By WINNIE HU (NYT) 706 words
NEW YORK TIMES, METROPOLITAN DESK
New Speaker Shuffles Deck; Some Win, Some Lose
Published: June 25, 2006
When there are 50 City Council members besides Speaker Christine C. Quinn, all vying for a share of the city's roughly $53 billion budget this year, bringing home the pork can turn into a popularity contest.
The members who come out ahead invariably enjoy a close relationship with the speaker, whether because of a personal rapport or a political alliance. And figuring out just where a particular member stands is a favorite pastime among City Hall insiders and lobbyists.
'Stands to reason; new speaker, new pecking order,' said Gene Russianoff, an attorney for the New York Public Interest Research Group since 1979, who has watched the jockeying by members under four leaders.
The council members are often little help in assessing their own standing, since nearly everyone will claim to be a friend of the speaker. Even those who have differences with Ms. Quinn take pains to maintain the appearance, at least, of cordial relations.
Leadership titles, too, can be misleading since these ensure only access to the speaker, and sometimes nothing more. 'There a difference between being in the room, and being in the room and being trusted and listened to,' said Councilman Lewis A. Fidler of Brooklyn.
Ms. Quinn herself has been careful not to show overt favoritism. Indeed, at news conferences, she acknowledges each member who is present, reciting their names from memory.
Even so, certain council members seem to be more in favor than others.
Councilman Robert Jackson of Manhattan commands newfound respect since Ms. Quinn made him chairman of the influential Education Committee. Mr. Jackson was on the committee before but was overshadowed by the former chairwoman, Eva S. Moskowitz, a favorite of the last speaker, Gifford Miller.
Ms. Quinn's affinity for Councilman Domenic M. Recchia Jr. of Brooklyn has not escaped notice. The speaker often refers to Mr. Recchia, the chairman of the Cultural Affairs committee as the 'cultural czar,' and is said to give more weight to cultural issues as a result.
In what is widely seen as a nod to Brooklyn Democratic leaders, Ms. Quinn has helped raise the profiles of several of that borough's members. Councilman Erik Martin Dilan was tapped to lead the Housing and Buildings Committee, and Councilwoman Diana Reyna, the Rules, Privileges and Elections Committee.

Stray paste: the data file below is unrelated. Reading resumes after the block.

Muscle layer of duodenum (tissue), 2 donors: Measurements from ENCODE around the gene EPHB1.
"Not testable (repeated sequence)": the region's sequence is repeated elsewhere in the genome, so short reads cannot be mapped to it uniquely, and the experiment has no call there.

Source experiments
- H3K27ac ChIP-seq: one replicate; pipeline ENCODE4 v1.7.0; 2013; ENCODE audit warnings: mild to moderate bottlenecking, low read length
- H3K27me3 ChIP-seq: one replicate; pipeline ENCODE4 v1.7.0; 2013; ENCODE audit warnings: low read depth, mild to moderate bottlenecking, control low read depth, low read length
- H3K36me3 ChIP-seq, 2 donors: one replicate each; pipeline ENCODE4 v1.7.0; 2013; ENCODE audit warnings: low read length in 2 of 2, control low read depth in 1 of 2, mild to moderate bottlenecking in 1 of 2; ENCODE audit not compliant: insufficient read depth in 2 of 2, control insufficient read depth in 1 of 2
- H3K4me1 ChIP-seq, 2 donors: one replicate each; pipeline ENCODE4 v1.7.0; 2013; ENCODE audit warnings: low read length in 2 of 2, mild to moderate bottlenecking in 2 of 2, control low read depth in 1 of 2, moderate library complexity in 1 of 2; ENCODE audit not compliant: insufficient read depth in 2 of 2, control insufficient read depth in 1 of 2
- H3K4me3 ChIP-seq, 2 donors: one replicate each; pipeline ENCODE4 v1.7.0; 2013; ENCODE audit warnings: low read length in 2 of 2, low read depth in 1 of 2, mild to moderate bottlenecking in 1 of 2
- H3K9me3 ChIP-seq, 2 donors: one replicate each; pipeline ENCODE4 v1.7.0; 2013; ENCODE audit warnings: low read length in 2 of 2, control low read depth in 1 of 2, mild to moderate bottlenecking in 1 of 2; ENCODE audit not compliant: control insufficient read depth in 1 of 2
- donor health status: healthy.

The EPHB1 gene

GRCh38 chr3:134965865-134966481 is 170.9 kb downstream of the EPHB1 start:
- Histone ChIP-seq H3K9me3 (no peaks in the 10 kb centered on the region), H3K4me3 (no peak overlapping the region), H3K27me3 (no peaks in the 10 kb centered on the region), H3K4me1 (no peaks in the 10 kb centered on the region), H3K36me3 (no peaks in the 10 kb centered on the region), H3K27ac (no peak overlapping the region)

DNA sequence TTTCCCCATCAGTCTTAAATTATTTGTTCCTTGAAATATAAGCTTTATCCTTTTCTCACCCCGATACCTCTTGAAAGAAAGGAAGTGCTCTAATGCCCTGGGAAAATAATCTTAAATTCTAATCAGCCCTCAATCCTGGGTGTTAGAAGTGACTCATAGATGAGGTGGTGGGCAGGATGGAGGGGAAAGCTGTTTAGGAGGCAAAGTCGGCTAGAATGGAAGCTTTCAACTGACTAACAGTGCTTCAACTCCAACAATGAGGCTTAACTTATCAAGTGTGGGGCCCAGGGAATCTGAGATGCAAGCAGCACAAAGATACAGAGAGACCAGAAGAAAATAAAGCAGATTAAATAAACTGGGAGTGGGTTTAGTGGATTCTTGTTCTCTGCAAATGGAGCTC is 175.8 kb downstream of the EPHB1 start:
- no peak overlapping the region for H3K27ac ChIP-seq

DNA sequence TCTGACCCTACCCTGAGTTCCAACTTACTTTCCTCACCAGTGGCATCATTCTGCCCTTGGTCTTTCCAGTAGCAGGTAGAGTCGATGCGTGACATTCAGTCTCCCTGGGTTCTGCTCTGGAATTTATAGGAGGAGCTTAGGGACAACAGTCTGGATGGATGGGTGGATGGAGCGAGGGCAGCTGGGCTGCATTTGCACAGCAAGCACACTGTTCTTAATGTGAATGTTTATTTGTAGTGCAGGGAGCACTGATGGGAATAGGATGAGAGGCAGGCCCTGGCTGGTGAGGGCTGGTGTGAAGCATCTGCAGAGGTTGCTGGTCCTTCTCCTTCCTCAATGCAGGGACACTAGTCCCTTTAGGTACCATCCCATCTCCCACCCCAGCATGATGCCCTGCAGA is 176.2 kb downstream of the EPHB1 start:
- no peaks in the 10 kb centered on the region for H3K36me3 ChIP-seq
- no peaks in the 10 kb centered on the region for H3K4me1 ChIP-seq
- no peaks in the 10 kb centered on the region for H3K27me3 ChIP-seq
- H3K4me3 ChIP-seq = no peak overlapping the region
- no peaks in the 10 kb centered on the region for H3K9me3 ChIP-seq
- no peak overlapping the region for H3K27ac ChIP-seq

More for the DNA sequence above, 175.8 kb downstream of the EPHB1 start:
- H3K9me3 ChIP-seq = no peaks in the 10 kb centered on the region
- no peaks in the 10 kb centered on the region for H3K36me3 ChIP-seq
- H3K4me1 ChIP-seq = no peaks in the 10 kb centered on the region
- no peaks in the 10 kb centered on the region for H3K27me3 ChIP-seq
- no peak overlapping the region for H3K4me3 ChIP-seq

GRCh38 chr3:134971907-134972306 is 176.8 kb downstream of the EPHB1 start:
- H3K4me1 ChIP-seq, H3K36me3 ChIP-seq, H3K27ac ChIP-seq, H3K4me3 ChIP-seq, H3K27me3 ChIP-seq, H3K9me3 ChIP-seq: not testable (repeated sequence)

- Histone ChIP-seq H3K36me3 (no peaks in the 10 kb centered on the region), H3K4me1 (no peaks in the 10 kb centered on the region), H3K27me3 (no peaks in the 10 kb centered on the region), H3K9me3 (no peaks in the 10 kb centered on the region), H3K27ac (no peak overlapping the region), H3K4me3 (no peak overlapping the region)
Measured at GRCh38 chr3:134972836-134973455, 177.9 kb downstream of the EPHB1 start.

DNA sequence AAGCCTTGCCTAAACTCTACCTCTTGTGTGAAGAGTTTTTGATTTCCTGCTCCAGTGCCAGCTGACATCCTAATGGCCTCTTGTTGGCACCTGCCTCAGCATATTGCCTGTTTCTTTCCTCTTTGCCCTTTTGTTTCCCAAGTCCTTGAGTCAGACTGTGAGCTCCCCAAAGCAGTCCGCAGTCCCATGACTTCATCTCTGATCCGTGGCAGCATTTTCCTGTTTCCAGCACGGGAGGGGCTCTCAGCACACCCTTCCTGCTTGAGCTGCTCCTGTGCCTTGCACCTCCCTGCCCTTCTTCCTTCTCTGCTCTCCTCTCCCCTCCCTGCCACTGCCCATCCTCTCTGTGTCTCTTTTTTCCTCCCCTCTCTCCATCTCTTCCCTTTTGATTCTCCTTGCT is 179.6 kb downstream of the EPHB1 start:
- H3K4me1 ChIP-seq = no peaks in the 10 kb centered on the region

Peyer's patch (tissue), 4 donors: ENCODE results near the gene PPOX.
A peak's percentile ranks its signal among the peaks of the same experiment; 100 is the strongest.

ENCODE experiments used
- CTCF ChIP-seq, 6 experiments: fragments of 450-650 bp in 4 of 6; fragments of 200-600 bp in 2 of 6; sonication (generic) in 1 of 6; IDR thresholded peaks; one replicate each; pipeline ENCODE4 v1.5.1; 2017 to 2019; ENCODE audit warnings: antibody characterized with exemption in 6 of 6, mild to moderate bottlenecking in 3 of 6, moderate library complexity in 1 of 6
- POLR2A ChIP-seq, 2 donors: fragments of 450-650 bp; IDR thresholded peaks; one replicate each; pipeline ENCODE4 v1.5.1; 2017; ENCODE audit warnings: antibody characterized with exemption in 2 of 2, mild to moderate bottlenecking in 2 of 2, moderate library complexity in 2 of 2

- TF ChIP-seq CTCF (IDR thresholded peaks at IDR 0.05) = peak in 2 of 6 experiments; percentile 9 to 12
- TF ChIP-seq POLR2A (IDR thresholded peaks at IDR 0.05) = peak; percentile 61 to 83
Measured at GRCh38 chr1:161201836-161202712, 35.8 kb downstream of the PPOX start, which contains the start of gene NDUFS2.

Another Brooklyn member, Mr. Fidler, the assistant majority leader, seems to have joined Ms. Quinn's inner circle after running against her last fall for speaker.
Members say that Ms. Quinn consults Councilman Leroy G. Comrie Jr. of Queens, the deputy majority leader, who works behind the scenes to build consensus among the minority members. They say that she is also fond of the youthful majority leader, Joel Rivera, whose father is the Bronx Democratic leader, buts takes him far less seriously.
Rosie Mendez, Inez E. Dickens, and Dan Garodnick, new council members from Manhattan, have been quick to gain Ms. Quinn's ear, members say. Another Manhattan member, Councilwoman Jessica S. Lappin, a former aide to Mr. Miller, with whom Ms. Quinn remains close, was put in charge of a small but influential landmarks subcommittee.
In contrast, several returning council members have seen their fortunes wane with the change in speakers. Queens Councilwoman Melinda R. Katz, who heads the powerful Land Use Committee, is said to have had more clout with Mr. Miller. So, too, did Councilman Eric Gioia of Queens, who was often spotted riding with Mr. Miller in his city-issued sport utility vehicle.
Councilman James Sanders Jr. of Queens has made himself scarce since his removal as chairman of the Economic Development Committee, members say. In a rare display of discontent, Mr. Sanders protested on the Council floor by invoking the spirit of Friedrich Nietzsche, saying, 'What doesn't kill me makes me stronger.'
Councilwoman Letitia James, of Brooklyn remains active, though she was one of the few members denied a committee posting by Ms. Quinn.
But then being out with the speaker can have its advantages, too. Councilman Charles Barron, a former Black Panther, is a perennial favorite of the City Hall press corps because he is the most outspoken critic of Ms. Quinn's policies.
Still, even Mr. Barron does not hesitate to stand beside Ms. Quinn during news conferences on education and minority issues.